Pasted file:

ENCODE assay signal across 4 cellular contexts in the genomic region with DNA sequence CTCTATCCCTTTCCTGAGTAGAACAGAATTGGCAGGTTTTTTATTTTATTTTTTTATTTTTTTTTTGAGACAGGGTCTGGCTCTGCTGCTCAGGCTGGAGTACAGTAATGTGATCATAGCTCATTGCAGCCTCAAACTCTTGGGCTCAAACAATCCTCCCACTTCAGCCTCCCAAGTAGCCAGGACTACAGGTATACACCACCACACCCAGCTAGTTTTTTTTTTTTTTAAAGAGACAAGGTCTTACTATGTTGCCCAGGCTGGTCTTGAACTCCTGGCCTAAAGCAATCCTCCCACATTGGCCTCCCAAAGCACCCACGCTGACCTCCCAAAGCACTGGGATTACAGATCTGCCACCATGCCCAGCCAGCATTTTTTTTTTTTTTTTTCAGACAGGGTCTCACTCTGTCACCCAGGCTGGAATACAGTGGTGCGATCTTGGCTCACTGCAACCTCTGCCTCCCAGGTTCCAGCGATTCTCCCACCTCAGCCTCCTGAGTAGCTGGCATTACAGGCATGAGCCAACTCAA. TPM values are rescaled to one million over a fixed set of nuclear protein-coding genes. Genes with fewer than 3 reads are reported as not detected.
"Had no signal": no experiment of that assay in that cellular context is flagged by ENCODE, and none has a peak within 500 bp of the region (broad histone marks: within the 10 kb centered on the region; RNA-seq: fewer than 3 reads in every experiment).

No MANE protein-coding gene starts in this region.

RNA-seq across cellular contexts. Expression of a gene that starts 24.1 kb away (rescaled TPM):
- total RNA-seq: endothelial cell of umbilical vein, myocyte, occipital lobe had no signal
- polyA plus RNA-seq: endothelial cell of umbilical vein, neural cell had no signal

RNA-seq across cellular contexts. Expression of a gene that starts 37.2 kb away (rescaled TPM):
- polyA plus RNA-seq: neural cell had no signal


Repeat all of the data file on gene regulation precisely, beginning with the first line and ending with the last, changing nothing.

ENCODE assay signal across 4 cellular contexts in the genomic region with DNA sequence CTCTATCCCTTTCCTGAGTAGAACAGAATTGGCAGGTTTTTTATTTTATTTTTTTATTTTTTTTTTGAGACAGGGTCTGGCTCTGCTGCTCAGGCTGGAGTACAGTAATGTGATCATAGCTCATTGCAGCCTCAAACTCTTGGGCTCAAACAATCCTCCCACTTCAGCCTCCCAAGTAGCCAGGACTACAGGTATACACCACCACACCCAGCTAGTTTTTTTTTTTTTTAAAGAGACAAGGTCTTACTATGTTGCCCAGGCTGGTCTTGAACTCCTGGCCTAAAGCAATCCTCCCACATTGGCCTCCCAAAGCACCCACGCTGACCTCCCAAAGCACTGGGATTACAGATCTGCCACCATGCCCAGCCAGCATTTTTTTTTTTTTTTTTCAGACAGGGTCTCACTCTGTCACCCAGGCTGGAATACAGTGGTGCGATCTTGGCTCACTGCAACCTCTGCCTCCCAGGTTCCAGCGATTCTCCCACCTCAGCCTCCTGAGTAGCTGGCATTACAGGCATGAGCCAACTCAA. TPM values are rescaled to one million over a fixed set of nuclear protein-coding genes. Genes with fewer than 3 reads are reported as not detected.
"Had no signal": no experiment of that assay in that cellular context is flagged by ENCODE, and none has a peak within 500 bp of the region (broad histone marks: within the 10 kb centered on the region; RNA-seq: fewer than 3 reads in every experiment).

No MANE protein-coding gene starts in this region.

RNA-seq across cellular contexts. Expression of a gene that starts 24.1 kb away (rescaled TPM):
- total RNA-seq: endothelial cell of umbilical vein, myocyte, occipital lobe had no signal
- polyA plus RNA-seq: endothelial cell of umbilical vein, neural cell had no signal

RNA-seq across cellular contexts. Expression of a gene that starts 37.2 kb away (rescaled TPM):
- polyA plus RNA-seq: neural cell had no signal